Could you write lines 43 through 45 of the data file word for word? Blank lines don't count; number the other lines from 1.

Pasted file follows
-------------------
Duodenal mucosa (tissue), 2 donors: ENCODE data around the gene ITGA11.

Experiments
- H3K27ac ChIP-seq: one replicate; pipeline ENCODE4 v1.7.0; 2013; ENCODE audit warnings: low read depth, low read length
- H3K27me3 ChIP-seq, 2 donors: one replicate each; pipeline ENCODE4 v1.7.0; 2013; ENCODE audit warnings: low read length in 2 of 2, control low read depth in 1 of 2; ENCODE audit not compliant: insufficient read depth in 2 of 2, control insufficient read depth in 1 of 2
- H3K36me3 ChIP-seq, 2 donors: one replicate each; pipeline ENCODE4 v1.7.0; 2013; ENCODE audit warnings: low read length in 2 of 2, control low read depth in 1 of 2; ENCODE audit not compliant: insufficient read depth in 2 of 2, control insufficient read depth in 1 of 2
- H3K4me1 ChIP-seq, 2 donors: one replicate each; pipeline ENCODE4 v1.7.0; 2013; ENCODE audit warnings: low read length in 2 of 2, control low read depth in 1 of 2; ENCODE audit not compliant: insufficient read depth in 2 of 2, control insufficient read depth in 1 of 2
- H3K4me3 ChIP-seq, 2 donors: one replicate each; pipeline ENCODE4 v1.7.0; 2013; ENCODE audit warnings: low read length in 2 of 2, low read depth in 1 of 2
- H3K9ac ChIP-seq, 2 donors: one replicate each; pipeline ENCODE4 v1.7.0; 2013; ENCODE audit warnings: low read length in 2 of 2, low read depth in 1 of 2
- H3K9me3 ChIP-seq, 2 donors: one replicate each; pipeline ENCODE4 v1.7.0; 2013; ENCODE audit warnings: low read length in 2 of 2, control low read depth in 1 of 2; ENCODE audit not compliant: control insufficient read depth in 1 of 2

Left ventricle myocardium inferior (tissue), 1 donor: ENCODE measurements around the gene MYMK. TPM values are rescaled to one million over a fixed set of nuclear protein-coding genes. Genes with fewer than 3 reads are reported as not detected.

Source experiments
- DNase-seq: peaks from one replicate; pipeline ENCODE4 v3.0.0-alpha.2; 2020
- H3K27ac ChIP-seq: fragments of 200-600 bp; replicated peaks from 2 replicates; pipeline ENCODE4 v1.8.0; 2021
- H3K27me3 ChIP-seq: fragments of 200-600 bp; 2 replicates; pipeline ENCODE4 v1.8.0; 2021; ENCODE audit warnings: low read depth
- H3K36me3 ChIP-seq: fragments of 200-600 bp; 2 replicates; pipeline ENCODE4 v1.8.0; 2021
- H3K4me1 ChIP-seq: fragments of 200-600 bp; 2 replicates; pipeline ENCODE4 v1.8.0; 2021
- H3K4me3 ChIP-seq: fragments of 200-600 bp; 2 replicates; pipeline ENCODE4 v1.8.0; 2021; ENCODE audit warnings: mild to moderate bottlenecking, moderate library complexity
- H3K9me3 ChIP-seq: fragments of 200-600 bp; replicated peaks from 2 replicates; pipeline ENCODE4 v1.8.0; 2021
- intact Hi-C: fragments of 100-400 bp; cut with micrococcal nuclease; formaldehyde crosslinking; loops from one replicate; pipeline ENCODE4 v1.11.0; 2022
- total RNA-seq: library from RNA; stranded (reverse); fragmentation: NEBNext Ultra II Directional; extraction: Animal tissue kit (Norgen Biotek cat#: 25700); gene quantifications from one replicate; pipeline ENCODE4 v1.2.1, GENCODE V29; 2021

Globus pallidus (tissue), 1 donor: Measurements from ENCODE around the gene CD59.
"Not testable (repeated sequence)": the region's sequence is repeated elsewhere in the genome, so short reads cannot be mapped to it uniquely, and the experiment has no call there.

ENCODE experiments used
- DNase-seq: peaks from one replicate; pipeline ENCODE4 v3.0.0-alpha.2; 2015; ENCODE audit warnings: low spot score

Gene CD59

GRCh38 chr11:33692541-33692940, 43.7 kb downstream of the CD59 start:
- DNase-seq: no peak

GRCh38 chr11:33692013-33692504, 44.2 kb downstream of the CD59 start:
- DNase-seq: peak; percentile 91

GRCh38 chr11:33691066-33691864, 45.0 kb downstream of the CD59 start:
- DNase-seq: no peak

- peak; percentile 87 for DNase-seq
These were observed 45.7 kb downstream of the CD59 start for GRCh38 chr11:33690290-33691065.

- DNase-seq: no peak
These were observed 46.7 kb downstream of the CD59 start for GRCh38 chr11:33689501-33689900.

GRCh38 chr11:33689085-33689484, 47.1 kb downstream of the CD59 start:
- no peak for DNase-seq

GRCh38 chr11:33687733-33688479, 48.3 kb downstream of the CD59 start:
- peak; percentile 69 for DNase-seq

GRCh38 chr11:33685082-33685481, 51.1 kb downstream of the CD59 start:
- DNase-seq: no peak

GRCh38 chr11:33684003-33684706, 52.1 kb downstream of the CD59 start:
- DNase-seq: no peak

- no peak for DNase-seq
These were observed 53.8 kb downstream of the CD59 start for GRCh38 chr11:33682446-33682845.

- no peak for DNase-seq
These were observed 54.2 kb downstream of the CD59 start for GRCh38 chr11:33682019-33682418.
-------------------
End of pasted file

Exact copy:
- DNase-seq: no peak

- no peak for DNase-seq
These were observed 53.8 kb downstream of the CD59 start for GRCh38 chr11:33682446-33682845.